Friday, February 17, 2012
I woke up today thinking about the city.
Maybe it was the winter wind rushing through my coat walking to dinner last night, or the Momofuku Milk Bar cookbook finally arriving on my doorstep earlier this week (long overdue). Perhaps it is because it's almost been one year since my unforgettable trip upstate to the Salvato Mill with a handful of the best friends I could ask for...
By happenstance a Big Chill weekend, quietly somber under the snow clouds of my matriarch grandmother's sudden passing. But the timing was serendipitous.
It's what saved me.
One of the most memorable moments from that trip however was after our return to Brooklyn from the country, rested, warm from each other's company, and reflective in our last visit together before parting ways. We made some tea as it flurried outside, and unwrapped a bag full of Momofuku Milk Bar cookies and cake truffles we somehow neglected the entire weekend. Crumbs from heaven, shared amongst family.
I went to the store last night and bought a bunch of things I never normally purchase: Potato chips, bagged pretzels, dry milk, butterscotch morsels... It was time to break in my new cookbook. Comfort comes in many forms, and if I can't have the Williamsburg Bridge, East River, and New York Breakfast Tea, then damn it I'm having Momofuku's Compost Cookies. And you can too. While I strongly recommend purchasing Christina Tosi's recipe collection, you can sample this delightfully trashy mélange of a cookie recipe via my friend Adam —yes, you know him, New York's own the Amateur Gourmet— here.
I ♥ NY
Wednesday, January 11, 2012
As soon as I moved away from Portland, something seemingly magical happened (coincidentally, I'm sure).
Everyone was raving. Long before the Alpine craze spread like wildfire, downtown Portland's Grüner was winning diners over with their "greener" (which grüner means in German) approach to goulash and spätzle. Perhaps it was my visit to Bavaria and the Austrian Alps in my formative years, but old-world Middle Europe is my soft spot. Upon my visit back to Portland, Grüner was at the very top of my list.
Brooke and I met up with Portland(-by-way-of-LA) transplant Anna of Banana Wonder for happy hour on Grüner's sidewalk patio, rumored to be one of the best happy hours in town. After one glance at the exceptionally reasonably-priced menu I understood why.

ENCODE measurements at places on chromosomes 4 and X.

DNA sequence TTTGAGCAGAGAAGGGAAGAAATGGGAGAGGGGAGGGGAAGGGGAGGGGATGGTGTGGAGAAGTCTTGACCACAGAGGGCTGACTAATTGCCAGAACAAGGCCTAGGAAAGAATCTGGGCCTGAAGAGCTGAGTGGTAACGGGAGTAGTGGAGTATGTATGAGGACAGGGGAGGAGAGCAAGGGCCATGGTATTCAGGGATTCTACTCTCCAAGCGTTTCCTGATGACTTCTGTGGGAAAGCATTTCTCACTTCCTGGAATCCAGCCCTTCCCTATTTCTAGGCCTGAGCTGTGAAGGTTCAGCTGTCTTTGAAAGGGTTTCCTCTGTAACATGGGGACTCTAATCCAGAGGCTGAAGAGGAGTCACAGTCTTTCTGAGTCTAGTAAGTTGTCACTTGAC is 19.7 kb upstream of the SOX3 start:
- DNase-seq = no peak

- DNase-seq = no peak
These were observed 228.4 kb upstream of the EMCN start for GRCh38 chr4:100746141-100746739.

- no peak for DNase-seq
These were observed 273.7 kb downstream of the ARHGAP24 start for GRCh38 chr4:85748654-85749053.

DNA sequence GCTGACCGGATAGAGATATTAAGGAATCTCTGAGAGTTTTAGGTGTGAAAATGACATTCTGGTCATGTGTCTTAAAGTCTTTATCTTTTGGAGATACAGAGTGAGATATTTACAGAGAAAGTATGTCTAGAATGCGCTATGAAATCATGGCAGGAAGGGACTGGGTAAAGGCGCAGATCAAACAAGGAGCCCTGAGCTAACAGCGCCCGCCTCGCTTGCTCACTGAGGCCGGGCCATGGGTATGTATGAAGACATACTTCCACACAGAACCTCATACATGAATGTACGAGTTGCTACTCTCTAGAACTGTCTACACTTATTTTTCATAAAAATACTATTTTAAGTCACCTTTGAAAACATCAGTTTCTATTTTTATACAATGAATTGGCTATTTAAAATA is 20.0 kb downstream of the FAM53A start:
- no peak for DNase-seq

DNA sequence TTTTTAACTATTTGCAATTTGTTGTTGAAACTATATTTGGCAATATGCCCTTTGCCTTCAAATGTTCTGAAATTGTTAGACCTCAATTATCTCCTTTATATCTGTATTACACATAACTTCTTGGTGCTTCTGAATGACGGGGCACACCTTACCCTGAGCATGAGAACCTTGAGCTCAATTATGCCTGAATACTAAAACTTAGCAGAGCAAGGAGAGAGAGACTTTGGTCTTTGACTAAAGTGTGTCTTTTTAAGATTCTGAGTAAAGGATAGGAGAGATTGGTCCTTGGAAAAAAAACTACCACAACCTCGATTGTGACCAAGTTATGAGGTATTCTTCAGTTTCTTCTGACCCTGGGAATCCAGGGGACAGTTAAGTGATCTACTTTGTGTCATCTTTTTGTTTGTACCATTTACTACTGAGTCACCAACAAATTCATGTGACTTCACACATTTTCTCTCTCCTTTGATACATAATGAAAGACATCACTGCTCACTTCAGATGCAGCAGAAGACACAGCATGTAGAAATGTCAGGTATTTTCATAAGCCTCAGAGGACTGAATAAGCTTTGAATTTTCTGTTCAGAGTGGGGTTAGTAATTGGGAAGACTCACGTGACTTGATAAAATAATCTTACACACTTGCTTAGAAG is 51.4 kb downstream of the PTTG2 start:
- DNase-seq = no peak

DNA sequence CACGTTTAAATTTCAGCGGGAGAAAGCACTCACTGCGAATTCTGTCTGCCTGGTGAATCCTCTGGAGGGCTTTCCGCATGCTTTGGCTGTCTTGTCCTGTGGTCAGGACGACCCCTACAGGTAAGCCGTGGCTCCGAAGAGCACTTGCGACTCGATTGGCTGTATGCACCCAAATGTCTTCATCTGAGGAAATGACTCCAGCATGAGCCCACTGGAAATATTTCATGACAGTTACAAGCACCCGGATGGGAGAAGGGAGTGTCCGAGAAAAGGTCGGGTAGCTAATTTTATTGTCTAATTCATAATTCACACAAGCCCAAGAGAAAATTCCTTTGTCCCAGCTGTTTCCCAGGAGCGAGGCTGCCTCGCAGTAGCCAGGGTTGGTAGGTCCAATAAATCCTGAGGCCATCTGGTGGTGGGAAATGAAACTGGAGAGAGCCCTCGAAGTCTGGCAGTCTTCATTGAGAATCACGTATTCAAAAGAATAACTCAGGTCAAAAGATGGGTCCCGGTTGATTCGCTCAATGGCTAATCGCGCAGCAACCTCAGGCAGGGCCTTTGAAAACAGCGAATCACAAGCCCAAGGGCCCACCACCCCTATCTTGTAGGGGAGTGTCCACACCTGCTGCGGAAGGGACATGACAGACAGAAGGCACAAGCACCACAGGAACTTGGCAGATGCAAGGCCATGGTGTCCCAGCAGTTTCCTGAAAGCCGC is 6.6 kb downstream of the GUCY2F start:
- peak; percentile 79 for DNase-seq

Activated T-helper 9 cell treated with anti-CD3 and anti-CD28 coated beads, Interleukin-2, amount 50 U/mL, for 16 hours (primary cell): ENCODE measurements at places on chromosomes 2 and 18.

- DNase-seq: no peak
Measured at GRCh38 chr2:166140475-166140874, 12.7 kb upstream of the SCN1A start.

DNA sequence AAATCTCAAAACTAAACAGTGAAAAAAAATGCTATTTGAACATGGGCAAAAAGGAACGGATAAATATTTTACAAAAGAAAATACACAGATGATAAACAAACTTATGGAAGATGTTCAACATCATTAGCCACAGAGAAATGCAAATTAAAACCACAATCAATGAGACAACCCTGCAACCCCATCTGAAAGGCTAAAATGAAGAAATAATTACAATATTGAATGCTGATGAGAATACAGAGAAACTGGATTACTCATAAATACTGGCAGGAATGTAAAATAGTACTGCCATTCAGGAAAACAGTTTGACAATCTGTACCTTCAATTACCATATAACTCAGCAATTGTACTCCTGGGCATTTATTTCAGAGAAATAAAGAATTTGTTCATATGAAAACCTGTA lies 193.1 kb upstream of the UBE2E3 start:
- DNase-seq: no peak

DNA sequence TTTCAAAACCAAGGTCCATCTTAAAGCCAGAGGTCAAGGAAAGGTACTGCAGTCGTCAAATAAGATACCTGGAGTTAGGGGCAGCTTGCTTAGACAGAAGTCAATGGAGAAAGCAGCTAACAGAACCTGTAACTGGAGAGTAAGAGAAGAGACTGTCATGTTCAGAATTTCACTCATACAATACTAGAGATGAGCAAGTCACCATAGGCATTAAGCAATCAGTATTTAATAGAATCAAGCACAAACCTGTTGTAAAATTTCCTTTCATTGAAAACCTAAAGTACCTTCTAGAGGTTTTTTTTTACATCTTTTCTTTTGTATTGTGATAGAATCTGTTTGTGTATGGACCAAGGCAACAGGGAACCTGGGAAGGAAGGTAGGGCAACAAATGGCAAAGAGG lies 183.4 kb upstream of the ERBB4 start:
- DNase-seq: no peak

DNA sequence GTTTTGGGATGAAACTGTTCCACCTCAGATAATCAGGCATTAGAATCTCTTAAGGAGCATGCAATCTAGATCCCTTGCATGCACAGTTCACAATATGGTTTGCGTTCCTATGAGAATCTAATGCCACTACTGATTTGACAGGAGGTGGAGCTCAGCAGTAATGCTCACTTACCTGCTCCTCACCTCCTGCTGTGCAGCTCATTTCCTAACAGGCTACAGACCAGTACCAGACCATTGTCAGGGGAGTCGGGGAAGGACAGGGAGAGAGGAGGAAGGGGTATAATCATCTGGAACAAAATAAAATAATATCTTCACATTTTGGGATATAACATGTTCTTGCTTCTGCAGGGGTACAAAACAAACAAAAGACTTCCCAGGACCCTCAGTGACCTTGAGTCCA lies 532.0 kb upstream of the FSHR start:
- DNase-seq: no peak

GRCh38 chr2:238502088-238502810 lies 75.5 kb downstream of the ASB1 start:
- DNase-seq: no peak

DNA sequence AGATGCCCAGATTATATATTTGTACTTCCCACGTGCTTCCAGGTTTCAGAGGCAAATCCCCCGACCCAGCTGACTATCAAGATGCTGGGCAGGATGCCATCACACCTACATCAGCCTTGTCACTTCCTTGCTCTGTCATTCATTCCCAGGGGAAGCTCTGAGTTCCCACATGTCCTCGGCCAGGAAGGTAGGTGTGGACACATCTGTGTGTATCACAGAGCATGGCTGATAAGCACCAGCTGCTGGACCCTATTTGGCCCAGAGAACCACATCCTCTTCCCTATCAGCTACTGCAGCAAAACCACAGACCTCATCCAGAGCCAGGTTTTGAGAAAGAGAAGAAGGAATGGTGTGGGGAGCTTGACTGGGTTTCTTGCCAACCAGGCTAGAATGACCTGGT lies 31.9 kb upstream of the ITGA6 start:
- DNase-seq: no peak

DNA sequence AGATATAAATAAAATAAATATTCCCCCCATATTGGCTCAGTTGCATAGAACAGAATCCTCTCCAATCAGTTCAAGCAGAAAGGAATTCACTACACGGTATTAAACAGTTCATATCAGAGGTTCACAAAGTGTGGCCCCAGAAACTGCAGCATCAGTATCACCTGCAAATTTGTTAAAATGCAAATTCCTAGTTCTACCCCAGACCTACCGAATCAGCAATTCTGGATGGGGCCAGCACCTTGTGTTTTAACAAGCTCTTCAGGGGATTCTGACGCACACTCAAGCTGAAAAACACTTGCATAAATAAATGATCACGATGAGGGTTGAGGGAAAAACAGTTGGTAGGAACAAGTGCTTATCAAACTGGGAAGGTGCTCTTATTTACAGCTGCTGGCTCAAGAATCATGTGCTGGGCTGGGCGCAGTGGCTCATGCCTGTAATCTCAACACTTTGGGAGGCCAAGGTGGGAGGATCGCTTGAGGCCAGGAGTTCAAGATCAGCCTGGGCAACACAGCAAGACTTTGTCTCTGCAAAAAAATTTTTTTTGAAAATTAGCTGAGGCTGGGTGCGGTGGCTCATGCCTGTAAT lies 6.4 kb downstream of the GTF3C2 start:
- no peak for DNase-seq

I couldn't deny the allure of the Aquabeet cocktail, with Krogstad aquavit, beet gastrique, and lemon juice. It was bright, earthy and refreshing. And strong!
The Dangerous Summer was a fitting choice for the day, which Brooke and Anna enjoyed, comprised of Appleton Jamaican White Rum, Maraska maraschino, raspberry syrup, lime, and flamed lemon. A little too easy to tipple...
Essentially, we ordered one of everything... Starting with the signature beet pickled hard-boiled eggs.
The duck liver mousse was forceful and pungent. We all sampled it silently, politely admitting later that we favored it least of the bunch.
On the other hand, the house-made liptauer cheese with radishes, celery and pretzel croutons could have come in a much larger crock, as we devoured it in seconds.
I insisted on the rabbit frankfurter, brioche bun & dill pickle relish, which was buttery and tasty. I wanted to order a second to get a larger bite, but wisely waited for everything else to come out first.
Anna is a bit of a pretzel freak, and I am right there with her. We were both disappointed not to see Grüner's on the happy hour offerings. Our server apologized as it only appears as a side on the dinner menu, but after some begging agreed to oblige our request. A curious braid, this pretzel was almost a baguette hybrid, but with good flavor and chewy crust/flesh ratio. Anna seemed to give it a thumbs up.
Gosh, we were still hungry. Time to call in the charcuterie — salami, spicy coppa, cornichons & mustard tided us over until the big sausage came.
It wouldn't be Alpine cuisine with bratwurst, and Grüner's is plump and delicious, covered in sauerkraut alongside sweet mustard. This is truly all I need, and a wise way to finish our Germanic snackage fest. We called for our check, which arrived in a gorgeous piece of literature on Weimar Culture. Had only they dropped that sooner, we may have left sated and smarter.
527 SW 12th Ave. Portland, OR 97205; 503.241.7163
Tuesday, January 10, 2012
I remember a time when I silently giggled at my friends who ordered cider at the bar, all smug with my Black Butte Porter or Maker's 'n soda. Funny how things change.
Cider has come a long way in the past several years, and I think I'd actually dub 2011 my year of mad cider crushage, climaxing with my favorite brew to date: Bonny Doon's Brut-ish ¿Querry? Apple/Pear/Quince Hard Sparkling Cider.
My most fruitful cider rendezvous this past year however definitely took place in SE Portland's Brooklyn neighborhood at a little hole-in-the-wall called Bushwhacker Cider.